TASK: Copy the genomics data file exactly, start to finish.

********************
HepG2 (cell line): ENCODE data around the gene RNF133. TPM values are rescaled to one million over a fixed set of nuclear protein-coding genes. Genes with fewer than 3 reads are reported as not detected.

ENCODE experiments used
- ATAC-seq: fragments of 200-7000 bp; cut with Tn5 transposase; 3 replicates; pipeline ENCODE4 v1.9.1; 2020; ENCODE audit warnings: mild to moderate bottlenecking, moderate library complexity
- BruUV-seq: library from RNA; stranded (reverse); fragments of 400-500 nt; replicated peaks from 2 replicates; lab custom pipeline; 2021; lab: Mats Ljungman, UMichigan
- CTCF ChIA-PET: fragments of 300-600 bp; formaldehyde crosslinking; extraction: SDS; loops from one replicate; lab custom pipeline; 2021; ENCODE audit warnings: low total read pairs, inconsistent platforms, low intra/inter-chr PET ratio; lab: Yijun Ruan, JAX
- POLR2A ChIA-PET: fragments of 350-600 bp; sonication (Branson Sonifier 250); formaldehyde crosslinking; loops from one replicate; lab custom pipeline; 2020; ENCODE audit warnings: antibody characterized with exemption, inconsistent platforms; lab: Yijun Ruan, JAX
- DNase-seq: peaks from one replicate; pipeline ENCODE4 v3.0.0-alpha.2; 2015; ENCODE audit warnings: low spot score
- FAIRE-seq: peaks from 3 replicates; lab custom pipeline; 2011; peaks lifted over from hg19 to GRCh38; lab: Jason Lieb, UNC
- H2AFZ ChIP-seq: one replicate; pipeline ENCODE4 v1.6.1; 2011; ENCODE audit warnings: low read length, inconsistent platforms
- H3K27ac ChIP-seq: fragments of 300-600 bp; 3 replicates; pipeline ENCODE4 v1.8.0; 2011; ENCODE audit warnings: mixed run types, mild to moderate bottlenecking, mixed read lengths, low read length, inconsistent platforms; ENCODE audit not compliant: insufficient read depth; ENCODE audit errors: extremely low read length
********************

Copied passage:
HepG2 (cell line): ENCODE data around the gene RNF133. TPM values are rescaled to one million over a fixed set of nuclear protein-coding genes. Genes with fewer than 3 reads are reported as not detected.

ENCODE experiments used
- ATAC-seq: fragments of 200-7000 bp; cut with Tn5 transposase; 3 replicates; pipeline ENCODE4 v1.9.1; 2020; ENCODE audit warnings: mild to moderate bottlenecking, moderate library complexity
- BruUV-seq: library from RNA; stranded (reverse); fragments of 400-500 nt; replicated peaks from 2 replicates; lab custom pipeline; 2021; lab: Mats Ljungman, UMichigan
- CTCF ChIA-PET: fragments of 300-600 bp; formaldehyde crosslinking; extraction: SDS; loops from one replicate; lab custom pipeline; 2021; ENCODE audit warnings: low total read pairs, inconsistent platforms, low intra/inter-chr PET ratio; lab: Yijun Ruan, JAX
- POLR2A ChIA-PET: fragments of 350-600 bp; sonication (Branson Sonifier 250); formaldehyde crosslinking; loops from one replicate; lab custom pipeline; 2020; ENCODE audit warnings: antibody characterized with exemption, inconsistent platforms; lab: Yijun Ruan, JAX
- DNase-seq: peaks from one replicate; pipeline ENCODE4 v3.0.0-alpha.2; 2015; ENCODE audit warnings: low spot score
- FAIRE-seq: peaks from 3 replicates; lab custom pipeline; 2011; peaks lifted over from hg19 to GRCh38; lab: Jason Lieb, UNC
- H2AFZ ChIP-seq: one replicate; pipeline ENCODE4 v1.6.1; 2011; ENCODE audit warnings: low read length, inconsistent platforms
- H3K27ac ChIP-seq: fragments of 300-600 bp; 3 replicates; pipeline ENCODE4 v1.8.0; 2011; ENCODE audit warnings: mixed run types, mild to moderate bottlenecking, mixed read lengths, low read length, inconsistent platforms; ENCODE audit not compliant: insufficient read depth; ENCODE audit errors: extremely low read length